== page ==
I found this a very interesting read, this study led to some major shifts in how mental illness was thought about, diagnosed and treated and so it’s important that the study be real and accurate. This is a well written and well put together account of what happened. If you are interested in psychiatry, then I would encourage you to take the time to read this book.

  21. 4 out of 5

    vanessa

    My main issue with this book is how disjointed it feels. It wants to be a narrative about David Rosenhan and his 1973 pseudo-patient experiment. However, it does not deliver a cohesive detailing or explanation of the study. Cahalan attempts to track down the people who took part in the experiment, she enumerates all of the valid criticisms of Rosehan's study, and she tells us random tidbits about the history of psychiatry. The author often discusses a number of points, but then will meander to My main issue with this book is how disjointed it feels. It wants to be a narrative about David Rosenhan and his 1973 pseudo-patient experiment. However, it does not deliver a cohesive detailing or explanation of the study. Cahalan attempts to track down the people who took part in the experiment, she enumerates all of the valid criticisms of Rosehan's study, and she tells us random tidbits about the history of psychiatry. The author often discusses a number of points, but then will meander to other psychiatry topics and histories. I didn't dislike these facts or stories, but they did not feel like they added to her main thesis. I left this book kind of like, "I listened for more than ten hours and I'm not sure I understood what this book was meant to be about - this one experiment, a history of psychiatry, Cahalan's own opinions about psychiatry?" I enjoyed Brain on Fire, but this one did not work as well for me.

  22. 5 out of 5

    Ramona

    3.75 stars I absolutely loved Brain on Fire, the earlier release by Cahalan, but this is nothing like that book. This is the in-depth study of a professor who faked “insanity” to get inside an asylum to see its inner workings. More of his students followed suit, giving him research for an explosive report on the horrible treatment of the mentally-ill. Or did it???? What starts as deep report of uncovering the notes on this ‘project’ turns into discrepancies and possibly falsified information that 3.75 stars I absolutely loved Brain on Fire, the earlier release by Cahalan, but this is nothing like that book. This is the in-depth study of a professor who faked “insanity” to get inside an asylum to see its inner workings. More of his students followed suit, giving him research for an explosive report on the horrible treatment of the mentally-ill. Or did it???? What starts as deep report of uncovering the notes on this ‘project’ turns into discrepancies and possibly falsified information that brought about disheartening changes to the hospitals designed to house the mentally ill. The dark report pushed many to lose funding and close, but where does that leave us now? Normally this is the type of reporting I just hunger for, but the writing lacks a underlying thread of continuity and focus. Much like The original study itself it wanders and becomes a little tedious imparts, bogged down by the journey to find this information over the essence of what was learned. It’s an interesting book, troubling with the realization of how badly we need a system to diagnose and treat mental illness efficiently, but it’s a bit of journey to get there.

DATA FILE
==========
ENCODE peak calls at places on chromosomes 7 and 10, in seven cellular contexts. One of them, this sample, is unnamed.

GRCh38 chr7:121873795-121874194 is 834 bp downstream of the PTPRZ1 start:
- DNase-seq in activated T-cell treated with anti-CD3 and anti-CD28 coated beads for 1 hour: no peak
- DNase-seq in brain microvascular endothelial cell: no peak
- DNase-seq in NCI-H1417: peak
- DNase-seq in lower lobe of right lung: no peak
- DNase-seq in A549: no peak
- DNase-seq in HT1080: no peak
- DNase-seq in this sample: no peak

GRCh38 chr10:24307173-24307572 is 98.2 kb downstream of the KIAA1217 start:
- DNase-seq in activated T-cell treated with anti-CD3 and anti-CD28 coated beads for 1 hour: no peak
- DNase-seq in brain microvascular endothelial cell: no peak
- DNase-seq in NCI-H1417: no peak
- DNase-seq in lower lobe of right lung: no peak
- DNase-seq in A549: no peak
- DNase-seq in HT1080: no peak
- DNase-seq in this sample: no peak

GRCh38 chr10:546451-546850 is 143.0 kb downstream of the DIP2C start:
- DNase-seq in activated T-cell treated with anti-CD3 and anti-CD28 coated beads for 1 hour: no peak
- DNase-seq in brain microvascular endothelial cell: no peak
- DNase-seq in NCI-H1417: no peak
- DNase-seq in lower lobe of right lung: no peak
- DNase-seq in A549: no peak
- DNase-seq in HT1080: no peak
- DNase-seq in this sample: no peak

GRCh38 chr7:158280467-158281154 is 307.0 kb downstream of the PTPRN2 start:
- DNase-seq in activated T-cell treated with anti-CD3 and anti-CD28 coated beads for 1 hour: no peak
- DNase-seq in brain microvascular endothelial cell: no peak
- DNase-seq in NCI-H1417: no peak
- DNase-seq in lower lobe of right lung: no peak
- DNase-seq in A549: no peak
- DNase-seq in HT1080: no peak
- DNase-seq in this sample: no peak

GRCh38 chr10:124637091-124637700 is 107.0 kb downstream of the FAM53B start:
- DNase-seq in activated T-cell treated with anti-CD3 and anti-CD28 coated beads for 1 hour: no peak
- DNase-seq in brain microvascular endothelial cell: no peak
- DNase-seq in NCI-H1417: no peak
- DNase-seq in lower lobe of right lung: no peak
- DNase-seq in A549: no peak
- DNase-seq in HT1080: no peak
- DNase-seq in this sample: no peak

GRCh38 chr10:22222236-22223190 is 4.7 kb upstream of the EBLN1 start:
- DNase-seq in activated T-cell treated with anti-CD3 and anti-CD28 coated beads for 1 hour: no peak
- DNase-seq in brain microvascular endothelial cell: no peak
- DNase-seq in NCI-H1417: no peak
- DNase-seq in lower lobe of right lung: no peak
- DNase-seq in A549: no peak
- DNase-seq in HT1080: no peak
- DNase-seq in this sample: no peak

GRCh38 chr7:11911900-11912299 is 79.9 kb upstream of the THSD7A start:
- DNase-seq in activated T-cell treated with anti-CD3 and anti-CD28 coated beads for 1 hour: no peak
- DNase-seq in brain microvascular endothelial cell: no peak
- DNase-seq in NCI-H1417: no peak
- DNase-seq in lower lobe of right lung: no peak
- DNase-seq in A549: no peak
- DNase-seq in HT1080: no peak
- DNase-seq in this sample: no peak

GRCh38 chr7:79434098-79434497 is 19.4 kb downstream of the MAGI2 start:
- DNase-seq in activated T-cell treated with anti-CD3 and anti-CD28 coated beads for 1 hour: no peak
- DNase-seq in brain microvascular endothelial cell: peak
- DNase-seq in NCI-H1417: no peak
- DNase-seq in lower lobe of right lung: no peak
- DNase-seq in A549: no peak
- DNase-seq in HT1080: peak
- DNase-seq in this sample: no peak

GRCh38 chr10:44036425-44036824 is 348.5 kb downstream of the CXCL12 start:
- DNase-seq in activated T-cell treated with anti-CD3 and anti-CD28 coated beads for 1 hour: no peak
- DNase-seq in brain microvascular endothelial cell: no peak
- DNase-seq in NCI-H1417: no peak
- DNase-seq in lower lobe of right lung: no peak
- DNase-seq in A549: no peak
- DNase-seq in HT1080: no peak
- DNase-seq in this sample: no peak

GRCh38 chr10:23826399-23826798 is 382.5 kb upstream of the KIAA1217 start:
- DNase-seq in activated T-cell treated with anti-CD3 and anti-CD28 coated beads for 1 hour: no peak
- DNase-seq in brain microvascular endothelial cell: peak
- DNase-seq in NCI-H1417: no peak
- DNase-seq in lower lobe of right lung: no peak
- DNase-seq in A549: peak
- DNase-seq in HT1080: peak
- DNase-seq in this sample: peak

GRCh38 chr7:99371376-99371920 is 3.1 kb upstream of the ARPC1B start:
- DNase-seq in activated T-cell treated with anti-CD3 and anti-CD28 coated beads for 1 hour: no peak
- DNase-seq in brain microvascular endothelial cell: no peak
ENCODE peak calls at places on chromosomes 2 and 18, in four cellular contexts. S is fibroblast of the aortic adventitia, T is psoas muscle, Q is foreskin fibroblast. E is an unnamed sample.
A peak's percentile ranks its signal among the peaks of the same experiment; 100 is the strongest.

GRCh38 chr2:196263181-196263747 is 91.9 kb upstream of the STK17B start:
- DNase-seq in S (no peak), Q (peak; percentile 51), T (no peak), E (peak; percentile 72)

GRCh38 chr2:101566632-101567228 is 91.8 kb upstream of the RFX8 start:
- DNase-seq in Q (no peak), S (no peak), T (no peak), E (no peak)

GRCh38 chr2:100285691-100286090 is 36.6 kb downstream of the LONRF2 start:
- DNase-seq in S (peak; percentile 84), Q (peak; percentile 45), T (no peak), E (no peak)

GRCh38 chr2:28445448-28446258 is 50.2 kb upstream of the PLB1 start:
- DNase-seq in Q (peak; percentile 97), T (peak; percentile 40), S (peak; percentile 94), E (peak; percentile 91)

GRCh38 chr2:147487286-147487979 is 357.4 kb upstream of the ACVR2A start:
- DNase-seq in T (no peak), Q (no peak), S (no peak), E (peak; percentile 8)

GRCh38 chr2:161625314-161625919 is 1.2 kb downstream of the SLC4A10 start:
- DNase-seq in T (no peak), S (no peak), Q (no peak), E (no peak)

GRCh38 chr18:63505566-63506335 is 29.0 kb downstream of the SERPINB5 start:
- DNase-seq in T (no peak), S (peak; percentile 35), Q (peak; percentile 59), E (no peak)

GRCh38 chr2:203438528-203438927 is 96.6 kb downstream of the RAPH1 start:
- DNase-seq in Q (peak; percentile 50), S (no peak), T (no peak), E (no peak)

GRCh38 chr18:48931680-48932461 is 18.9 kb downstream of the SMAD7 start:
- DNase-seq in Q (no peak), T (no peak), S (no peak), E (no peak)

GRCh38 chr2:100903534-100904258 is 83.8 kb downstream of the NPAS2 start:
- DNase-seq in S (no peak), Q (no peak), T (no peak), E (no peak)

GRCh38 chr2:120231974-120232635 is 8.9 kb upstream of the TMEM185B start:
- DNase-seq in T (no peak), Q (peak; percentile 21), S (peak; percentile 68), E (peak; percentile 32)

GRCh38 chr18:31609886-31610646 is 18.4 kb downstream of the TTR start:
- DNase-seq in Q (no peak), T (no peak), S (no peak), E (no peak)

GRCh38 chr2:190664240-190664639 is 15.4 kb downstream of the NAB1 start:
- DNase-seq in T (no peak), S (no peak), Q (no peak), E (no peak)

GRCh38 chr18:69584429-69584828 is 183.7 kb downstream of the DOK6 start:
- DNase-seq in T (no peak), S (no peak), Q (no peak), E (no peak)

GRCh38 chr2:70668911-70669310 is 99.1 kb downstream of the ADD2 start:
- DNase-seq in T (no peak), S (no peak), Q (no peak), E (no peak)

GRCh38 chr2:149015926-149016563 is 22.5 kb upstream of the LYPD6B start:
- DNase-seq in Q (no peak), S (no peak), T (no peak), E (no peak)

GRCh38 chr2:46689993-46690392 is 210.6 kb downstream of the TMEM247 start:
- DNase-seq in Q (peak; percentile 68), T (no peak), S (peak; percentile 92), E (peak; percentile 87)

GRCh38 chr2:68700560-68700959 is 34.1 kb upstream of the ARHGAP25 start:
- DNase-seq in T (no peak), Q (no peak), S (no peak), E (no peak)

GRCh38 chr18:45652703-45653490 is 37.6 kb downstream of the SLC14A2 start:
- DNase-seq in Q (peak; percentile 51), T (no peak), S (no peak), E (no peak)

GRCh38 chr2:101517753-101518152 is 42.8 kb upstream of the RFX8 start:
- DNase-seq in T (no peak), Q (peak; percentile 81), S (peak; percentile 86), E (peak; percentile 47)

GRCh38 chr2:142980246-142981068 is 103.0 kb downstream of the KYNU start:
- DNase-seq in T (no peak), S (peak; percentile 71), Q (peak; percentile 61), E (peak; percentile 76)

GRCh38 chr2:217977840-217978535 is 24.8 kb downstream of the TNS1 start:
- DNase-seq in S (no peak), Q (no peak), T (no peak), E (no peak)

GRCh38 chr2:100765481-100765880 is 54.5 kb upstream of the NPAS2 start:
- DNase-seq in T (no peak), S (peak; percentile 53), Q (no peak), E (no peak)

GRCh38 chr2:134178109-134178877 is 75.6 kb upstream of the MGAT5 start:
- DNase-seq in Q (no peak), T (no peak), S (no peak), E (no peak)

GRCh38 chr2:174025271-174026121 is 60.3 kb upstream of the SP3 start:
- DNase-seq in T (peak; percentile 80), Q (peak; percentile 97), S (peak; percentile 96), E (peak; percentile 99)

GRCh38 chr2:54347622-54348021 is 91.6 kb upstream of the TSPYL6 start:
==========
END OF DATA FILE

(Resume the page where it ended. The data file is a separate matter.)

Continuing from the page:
23. 4 out of 5

    KC

    In Susannah Cahalan's first novel, Brain On Fire, she reveals her misdiagnosis, finding the accurate one, and then following up with the proper care towards her recovery. In this second novel, Cahalan deeply explores the mental health care issues in this country, plowing through documents, interviews, and records from 1970's famed Stanford psychologist David Rosenhan and his study on the treatment in mental health facilities. But while she travels further down the rabbit hole, she begins to In Susannah Cahalan's first novel, Brain On Fire, she reveals her misdiagnosis, finding the accurate one, and then following up with the proper care towards her recovery. In this second novel, Cahalan deeply explores the mental health care issues in this country, plowing through documents, interviews, and records from 1970's famed Stanford psychologist David Rosenhan and his study on the treatment in mental health facilities. But while she travels further down the rabbit hole, she begins to reveal more than she ever had expected.